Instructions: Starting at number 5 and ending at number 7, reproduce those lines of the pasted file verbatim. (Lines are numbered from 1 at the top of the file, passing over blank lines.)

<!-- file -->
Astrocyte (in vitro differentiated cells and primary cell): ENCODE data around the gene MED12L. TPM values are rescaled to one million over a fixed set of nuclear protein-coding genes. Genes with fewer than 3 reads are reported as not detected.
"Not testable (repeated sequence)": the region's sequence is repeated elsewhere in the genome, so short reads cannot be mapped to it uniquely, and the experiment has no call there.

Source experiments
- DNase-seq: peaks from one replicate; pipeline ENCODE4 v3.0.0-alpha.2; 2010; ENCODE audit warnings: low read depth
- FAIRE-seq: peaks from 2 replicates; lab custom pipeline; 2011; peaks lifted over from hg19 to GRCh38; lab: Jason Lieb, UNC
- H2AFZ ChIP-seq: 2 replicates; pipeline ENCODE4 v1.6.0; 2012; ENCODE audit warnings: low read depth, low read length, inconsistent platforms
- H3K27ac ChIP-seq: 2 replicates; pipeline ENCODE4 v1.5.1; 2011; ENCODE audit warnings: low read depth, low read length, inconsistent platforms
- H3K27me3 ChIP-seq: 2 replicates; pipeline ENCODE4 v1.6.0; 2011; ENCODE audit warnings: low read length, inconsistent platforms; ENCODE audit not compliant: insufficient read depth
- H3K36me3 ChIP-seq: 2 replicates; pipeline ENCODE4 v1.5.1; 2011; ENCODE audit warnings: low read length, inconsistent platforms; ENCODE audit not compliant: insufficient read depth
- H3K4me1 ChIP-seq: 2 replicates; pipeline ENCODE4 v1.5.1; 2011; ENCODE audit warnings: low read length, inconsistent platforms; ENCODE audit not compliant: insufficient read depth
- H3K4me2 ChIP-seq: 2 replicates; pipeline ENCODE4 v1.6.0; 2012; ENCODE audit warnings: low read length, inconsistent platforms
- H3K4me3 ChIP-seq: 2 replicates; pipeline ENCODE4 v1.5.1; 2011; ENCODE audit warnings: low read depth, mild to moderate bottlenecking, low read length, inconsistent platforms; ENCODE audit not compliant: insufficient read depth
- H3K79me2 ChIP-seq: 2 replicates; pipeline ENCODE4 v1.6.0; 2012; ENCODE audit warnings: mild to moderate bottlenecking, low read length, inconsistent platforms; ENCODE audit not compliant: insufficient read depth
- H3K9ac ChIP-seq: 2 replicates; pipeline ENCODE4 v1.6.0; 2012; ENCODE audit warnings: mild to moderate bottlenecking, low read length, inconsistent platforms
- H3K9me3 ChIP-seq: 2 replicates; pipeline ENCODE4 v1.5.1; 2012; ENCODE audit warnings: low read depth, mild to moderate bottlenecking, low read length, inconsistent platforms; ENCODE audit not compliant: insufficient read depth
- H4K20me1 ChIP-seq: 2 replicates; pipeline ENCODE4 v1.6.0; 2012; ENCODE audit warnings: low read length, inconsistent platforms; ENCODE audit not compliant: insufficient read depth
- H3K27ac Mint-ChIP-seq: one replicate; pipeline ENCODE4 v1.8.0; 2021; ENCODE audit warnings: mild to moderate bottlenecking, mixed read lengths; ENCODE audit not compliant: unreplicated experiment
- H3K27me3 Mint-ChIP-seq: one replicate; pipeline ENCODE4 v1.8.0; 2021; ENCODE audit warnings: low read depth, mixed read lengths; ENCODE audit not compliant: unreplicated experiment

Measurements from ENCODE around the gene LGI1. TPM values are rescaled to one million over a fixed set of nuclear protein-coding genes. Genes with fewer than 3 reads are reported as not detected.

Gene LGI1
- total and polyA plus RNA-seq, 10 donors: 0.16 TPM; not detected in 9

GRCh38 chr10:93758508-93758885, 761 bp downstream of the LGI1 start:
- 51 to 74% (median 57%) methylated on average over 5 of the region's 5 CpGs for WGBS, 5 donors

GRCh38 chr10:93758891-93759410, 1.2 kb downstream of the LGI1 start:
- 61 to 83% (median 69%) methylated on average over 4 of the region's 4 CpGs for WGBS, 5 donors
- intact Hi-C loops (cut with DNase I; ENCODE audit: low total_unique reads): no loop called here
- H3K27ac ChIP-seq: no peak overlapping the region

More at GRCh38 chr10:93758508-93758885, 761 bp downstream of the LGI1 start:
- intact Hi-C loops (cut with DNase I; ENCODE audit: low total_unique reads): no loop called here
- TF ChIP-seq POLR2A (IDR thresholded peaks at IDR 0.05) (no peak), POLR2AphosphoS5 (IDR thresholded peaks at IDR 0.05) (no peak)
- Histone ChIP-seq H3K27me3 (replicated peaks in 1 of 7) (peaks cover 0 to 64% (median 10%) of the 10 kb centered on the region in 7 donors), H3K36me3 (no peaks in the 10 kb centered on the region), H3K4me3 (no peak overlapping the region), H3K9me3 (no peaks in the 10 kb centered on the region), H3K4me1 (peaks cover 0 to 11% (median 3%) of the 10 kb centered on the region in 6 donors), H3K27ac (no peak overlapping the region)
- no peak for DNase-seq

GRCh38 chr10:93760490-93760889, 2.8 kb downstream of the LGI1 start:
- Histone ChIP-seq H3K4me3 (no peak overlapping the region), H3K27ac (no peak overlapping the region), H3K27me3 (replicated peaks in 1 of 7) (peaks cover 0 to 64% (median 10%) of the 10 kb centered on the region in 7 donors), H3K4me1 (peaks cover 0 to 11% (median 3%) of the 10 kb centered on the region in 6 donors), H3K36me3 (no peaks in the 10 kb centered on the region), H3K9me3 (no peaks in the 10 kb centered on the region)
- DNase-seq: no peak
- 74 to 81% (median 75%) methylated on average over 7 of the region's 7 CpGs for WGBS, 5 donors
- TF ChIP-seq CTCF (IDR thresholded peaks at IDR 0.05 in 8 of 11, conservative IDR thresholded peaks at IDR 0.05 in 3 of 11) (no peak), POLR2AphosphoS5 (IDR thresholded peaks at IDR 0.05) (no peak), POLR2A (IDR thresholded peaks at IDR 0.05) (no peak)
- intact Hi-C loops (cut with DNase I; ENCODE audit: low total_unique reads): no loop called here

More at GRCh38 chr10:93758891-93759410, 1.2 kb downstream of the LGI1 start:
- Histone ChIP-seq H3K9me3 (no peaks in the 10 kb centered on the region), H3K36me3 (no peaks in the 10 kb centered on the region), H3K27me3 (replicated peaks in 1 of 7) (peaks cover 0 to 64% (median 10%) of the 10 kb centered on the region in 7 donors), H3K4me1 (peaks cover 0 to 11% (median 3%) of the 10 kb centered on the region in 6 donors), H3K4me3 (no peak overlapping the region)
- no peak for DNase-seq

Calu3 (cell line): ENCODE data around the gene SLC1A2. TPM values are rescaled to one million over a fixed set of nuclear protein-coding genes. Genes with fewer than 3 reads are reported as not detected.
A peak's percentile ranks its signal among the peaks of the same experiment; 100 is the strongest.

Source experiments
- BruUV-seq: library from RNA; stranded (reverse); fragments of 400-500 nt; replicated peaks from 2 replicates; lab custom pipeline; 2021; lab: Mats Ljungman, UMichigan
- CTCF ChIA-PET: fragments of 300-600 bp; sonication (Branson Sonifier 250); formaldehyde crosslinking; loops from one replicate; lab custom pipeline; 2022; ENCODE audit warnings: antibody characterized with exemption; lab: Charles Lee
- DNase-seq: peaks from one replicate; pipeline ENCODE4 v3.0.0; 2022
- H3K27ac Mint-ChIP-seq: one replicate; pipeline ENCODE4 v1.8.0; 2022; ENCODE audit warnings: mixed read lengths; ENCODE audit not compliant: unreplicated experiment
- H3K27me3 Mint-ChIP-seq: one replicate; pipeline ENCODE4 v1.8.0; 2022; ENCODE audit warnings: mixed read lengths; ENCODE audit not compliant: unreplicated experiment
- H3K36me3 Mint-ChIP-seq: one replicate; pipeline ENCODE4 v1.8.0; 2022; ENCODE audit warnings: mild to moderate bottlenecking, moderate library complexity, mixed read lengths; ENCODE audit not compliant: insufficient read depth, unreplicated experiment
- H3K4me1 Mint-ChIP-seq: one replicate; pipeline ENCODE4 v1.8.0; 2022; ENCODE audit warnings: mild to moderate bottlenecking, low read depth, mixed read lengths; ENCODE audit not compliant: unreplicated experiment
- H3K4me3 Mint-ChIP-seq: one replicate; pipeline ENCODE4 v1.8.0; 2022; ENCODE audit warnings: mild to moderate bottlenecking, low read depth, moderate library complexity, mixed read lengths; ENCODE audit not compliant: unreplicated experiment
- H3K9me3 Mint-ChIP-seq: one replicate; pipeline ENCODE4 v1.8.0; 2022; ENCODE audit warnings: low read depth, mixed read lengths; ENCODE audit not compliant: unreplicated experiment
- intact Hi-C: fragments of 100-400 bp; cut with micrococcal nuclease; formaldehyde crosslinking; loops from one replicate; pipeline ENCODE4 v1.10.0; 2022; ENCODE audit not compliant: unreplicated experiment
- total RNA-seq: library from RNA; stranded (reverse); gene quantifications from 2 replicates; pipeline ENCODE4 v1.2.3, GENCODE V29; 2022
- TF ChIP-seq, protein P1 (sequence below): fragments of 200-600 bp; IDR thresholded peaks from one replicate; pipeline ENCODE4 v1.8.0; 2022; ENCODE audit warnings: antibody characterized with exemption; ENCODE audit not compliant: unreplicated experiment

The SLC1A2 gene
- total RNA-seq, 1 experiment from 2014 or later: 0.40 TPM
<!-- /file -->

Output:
- FAIRE-seq: peaks from 2 replicates; lab custom pipeline; 2011; peaks lifted over from hg19 to GRCh38; lab: Jason Lieb, UNC
- H2AFZ ChIP-seq: 2 replicates; pipeline ENCODE4 v1.6.0; 2012; ENCODE audit warnings: low read depth, low read length, inconsistent platforms
- H3K27ac ChIP-seq: 2 replicates; pipeline ENCODE4 v1.5.1; 2011; ENCODE audit warnings: low read depth, low read length, inconsistent platforms